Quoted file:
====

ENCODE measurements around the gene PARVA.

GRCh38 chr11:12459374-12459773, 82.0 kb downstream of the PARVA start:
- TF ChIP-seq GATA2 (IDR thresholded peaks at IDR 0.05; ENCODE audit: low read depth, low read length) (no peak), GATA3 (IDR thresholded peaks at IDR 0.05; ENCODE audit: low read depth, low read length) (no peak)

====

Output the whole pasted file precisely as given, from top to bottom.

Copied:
ENCODE measurements around the gene PARVA.

GRCh38 chr11:12459374-12459773, 82.0 kb downstream of the PARVA start:
- TF ChIP-seq GATA2 (IDR thresholded peaks at IDR 0.05; ENCODE audit: low read depth, low read length) (no peak), GATA3 (IDR thresholded peaks at IDR 0.05; ENCODE audit: low read depth, low read length) (no peak)